CAAMFest is the coolest film festival you've maybe never heard of. I've been intimately aware of CAAMFest since about 2016 or so. Like a lot of events requiring humans to be together in close proximity, CAAM was forced into a hiatus during the early years of COVID. The fact that the 10-day festival is back is testament to both where we are in the pandemic and the enduring spirit of this four-decade-old slate of movies showcasing AAPI filmmakers, crewmembers, actors, and writers. If you're saying "wow" right now, welcome to the club.
CAAMFest 2023 did everything but disappoint, at least as far as the events I was fortunate enough to attend. I joined Erin and Producer Char back in April at CAAM's launch party (side note: it was a total trip to be inside Victory Hall, the space formerly—and by "formerly," I mean at least 20 years ago—occupied by 330 Ritch and its "Pop Scene" weekly dance parties). At the launch party, I was immediately struck that night by the enthusiasm on display, mostly from CAAM Festival and Exhibitions Director Thúy Trần (get to know Thúy over on Bitch Talk Podcast) and Programs Associate Jess Ju. Thúy and Jess presented the list of 55+ film, music, and food events that comprised this year's CAAMFest, and I was hooked.
Here's a list of movies I signed up for as soon as I could:
Benkyodo: The Last Manju Shop in J-Town
Jeanette Lee vs.
Fanny: The Right to Rock
L-R: Q&A host Jess Ju of CAAM, Stephanie Hsu, Sherry Cola, Sabrina Wu, and Ashley Park
Joy Ride showed at the Castro Theatre on CAAMFest's opening night, so I knew right off the bat that this festival was gonna be special. We arrived a few minutes before the program began and were stoked to see Castro Theatre organist David Hegarty tickling the ivories. Theaters, y'all.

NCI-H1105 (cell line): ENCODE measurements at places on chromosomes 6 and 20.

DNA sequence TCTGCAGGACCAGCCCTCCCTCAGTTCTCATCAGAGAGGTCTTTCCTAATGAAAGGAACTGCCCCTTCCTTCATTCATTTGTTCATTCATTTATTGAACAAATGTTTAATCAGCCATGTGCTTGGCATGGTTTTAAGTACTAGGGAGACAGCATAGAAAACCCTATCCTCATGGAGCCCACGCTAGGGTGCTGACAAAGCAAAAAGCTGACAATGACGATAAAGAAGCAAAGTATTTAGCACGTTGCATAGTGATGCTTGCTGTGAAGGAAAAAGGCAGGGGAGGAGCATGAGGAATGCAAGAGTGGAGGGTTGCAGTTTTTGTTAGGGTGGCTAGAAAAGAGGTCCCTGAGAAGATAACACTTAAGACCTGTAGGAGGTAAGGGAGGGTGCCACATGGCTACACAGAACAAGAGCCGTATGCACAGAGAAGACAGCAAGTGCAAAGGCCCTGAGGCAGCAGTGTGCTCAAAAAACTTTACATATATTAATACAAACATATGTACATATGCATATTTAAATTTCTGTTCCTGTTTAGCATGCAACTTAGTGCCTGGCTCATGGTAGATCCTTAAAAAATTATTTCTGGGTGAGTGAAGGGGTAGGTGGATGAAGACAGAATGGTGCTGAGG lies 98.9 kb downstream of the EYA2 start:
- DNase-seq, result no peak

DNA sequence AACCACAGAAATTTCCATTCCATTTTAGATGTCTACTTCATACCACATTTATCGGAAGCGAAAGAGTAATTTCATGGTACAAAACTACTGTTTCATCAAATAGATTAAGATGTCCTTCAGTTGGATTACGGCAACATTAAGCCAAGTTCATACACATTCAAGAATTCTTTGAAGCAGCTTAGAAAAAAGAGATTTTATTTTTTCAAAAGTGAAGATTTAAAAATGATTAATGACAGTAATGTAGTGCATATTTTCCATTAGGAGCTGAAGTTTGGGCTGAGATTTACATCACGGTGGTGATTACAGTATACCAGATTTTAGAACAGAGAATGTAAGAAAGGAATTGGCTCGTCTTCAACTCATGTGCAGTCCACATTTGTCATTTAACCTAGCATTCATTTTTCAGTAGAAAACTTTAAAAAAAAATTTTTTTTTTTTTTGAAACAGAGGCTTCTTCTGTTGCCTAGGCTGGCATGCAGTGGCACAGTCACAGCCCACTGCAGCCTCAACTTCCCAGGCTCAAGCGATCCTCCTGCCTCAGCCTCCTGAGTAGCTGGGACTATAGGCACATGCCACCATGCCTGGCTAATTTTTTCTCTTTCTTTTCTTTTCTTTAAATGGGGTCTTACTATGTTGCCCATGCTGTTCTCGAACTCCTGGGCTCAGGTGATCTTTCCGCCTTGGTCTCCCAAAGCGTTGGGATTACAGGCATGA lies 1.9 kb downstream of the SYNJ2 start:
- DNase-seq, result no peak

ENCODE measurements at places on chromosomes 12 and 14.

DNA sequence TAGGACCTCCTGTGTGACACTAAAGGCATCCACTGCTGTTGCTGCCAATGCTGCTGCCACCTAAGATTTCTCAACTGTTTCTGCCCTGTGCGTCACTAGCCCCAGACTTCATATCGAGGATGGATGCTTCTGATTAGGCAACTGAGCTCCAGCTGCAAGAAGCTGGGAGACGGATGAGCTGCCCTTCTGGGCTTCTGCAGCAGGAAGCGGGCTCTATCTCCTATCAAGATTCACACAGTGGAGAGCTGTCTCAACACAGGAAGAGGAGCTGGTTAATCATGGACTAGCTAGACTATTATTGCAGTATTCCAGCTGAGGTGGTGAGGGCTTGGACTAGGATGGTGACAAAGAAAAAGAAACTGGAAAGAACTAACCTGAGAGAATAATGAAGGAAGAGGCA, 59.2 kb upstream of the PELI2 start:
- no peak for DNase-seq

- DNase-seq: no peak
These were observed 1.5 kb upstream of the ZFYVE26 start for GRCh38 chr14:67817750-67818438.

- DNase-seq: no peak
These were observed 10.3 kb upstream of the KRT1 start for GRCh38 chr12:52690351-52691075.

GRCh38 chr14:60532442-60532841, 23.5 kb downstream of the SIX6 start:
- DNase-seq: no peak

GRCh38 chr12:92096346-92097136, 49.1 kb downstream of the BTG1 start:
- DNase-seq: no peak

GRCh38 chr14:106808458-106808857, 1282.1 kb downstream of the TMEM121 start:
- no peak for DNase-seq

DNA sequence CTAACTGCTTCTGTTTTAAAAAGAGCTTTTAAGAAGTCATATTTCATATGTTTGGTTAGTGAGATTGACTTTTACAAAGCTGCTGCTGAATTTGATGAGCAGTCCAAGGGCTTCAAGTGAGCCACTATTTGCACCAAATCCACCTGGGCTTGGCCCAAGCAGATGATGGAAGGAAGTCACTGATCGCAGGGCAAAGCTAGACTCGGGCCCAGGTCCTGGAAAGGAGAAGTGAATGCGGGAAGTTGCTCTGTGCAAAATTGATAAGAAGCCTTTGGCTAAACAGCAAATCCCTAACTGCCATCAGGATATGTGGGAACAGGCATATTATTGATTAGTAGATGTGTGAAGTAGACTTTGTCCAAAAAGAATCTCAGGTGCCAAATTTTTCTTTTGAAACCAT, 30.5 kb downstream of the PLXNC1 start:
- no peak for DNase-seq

Joy Ride is the story of childhood best friends Audrey (Ashley Park) and Lolo (Sherry Cola). Both Asian-Americans, Audrey was adopted by white Americans while Lolo grew up with her bio parents. With Audrey now an adult and about to embark on a work trip to Asia, Lolo convinces her friend to look for her birth mother while she's on the other side of the world. Their friends Kat (Stephanie Hsu) and Deadeye (Sabrina Wu) join them for this journey.
It's one thing to lay out the plot. But that in no way does justice to how incredibly funny this movie is. I haven't laughed that hard at a movie since probably ... 2019's Booksmart. And the comedy doesn't take anything away from how well acted, scripted, and directed the movie is. Adele Lim conducts quite the cinematic symphony.
L-R: Q&A host Cecilia Lei of The Chronicle & Fifth and Mission podcast, Benkyodo owners Ricky and Bobby Okamura, Eryn Kimura, and filmmakers Akira Boch and Tadashi Nakamura
I signed up to see Bankyodo: The Last Manju Shop in J-Town mostly because of the local angle. I'm sure now that I've seen the long lines along Sutter Street in Japantown, but I probably dismissed this sight as just another trendy SF brunch spot. Boy was I wrong.
Bankyodo Company was open for more than 100 years in San Francisco, serving up mochi and manju to adoring fans from many generations and all backgrounds. When the most recent owners, brothers Bobby and Ricky Okamura, decided to close in 2021, filmmakers Akira Boch, Eryn Kimura, and Tadashi Nakamura knew they had to document this beloved corner spot's 115-year history. Their short doc is a true love letter to the Okamura family, who ran Benkyodo from Day 1.
L-R: Q&A host Jun Stinson, Jeanette Lee, and filmmaker Ursula Liang